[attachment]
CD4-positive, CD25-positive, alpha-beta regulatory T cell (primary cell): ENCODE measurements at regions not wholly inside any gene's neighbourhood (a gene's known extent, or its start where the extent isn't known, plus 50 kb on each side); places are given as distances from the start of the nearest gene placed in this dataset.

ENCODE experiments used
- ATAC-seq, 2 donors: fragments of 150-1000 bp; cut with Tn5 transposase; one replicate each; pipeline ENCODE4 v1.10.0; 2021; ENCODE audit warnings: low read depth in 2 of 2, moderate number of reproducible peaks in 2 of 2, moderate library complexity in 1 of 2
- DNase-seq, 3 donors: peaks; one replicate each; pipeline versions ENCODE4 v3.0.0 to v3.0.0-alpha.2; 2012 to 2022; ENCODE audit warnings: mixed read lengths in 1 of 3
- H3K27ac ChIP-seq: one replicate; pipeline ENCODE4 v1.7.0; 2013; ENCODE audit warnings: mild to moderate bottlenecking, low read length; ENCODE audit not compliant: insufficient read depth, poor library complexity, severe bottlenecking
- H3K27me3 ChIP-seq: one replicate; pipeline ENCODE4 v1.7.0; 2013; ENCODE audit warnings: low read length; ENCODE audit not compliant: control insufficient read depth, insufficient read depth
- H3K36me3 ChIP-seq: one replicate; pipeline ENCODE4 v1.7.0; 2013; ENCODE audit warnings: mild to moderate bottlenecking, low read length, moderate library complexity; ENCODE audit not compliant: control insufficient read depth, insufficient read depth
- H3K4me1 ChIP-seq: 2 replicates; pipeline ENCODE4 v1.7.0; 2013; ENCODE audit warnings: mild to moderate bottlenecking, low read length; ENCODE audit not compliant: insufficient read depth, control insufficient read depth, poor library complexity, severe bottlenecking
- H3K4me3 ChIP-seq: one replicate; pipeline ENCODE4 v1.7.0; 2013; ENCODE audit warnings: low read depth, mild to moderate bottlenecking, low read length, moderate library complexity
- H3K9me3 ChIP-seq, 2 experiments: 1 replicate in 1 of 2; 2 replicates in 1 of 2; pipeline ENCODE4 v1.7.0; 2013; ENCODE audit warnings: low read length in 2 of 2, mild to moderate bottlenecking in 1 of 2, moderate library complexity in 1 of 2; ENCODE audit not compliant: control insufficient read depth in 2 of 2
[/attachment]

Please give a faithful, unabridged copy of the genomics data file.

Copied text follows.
CD4-positive, CD25-positive, alpha-beta regulatory T cell (primary cell): ENCODE measurements at regions not wholly inside any gene's neighbourhood (a gene's known extent, or its start where the extent isn't known, plus 50 kb on each side); places are given as distances from the start of the nearest gene placed in this dataset.

ENCODE experiments used
- ATAC-seq, 2 donors: fragments of 150-1000 bp; cut with Tn5 transposase; one replicate each; pipeline ENCODE4 v1.10.0; 2021; ENCODE audit warnings: low read depth in 2 of 2, moderate number of reproducible peaks in 2 of 2, moderate library complexity in 1 of 2
- DNase-seq, 3 donors: peaks; one replicate each; pipeline versions ENCODE4 v3.0.0 to v3.0.0-alpha.2; 2012 to 2022; ENCODE audit warnings: mixed read lengths in 1 of 3
- H3K27ac ChIP-seq: one replicate; pipeline ENCODE4 v1.7.0; 2013; ENCODE audit warnings: mild to moderate bottlenecking, low read length; ENCODE audit not compliant: insufficient read depth, poor library complexity, severe bottlenecking
- H3K27me3 ChIP-seq: one replicate; pipeline ENCODE4 v1.7.0; 2013; ENCODE audit warnings: low read length; ENCODE audit not compliant: control insufficient read depth, insufficient read depth
- H3K36me3 ChIP-seq: one replicate; pipeline ENCODE4 v1.7.0; 2013; ENCODE audit warnings: mild to moderate bottlenecking, low read length, moderate library complexity; ENCODE audit not compliant: control insufficient read depth, insufficient read depth
- H3K4me1 ChIP-seq: 2 replicates; pipeline ENCODE4 v1.7.0; 2013; ENCODE audit warnings: mild to moderate bottlenecking, low read length; ENCODE audit not compliant: insufficient read depth, control insufficient read depth, poor library complexity, severe bottlenecking
- H3K4me3 ChIP-seq: one replicate; pipeline ENCODE4 v1.7.0; 2013; ENCODE audit warnings: low read depth, mild to moderate bottlenecking, low read length, moderate library complexity
- H3K9me3 ChIP-seq, 2 experiments: 1 replicate in 1 of 2; 2 replicates in 1 of 2; pipeline ENCODE4 v1.7.0; 2013; ENCODE audit warnings: low read length in 2 of 2, mild to moderate bottlenecking in 1 of 2, moderate library complexity in 1 of 2; ENCODE audit not compliant: control insufficient read depth in 2 of 2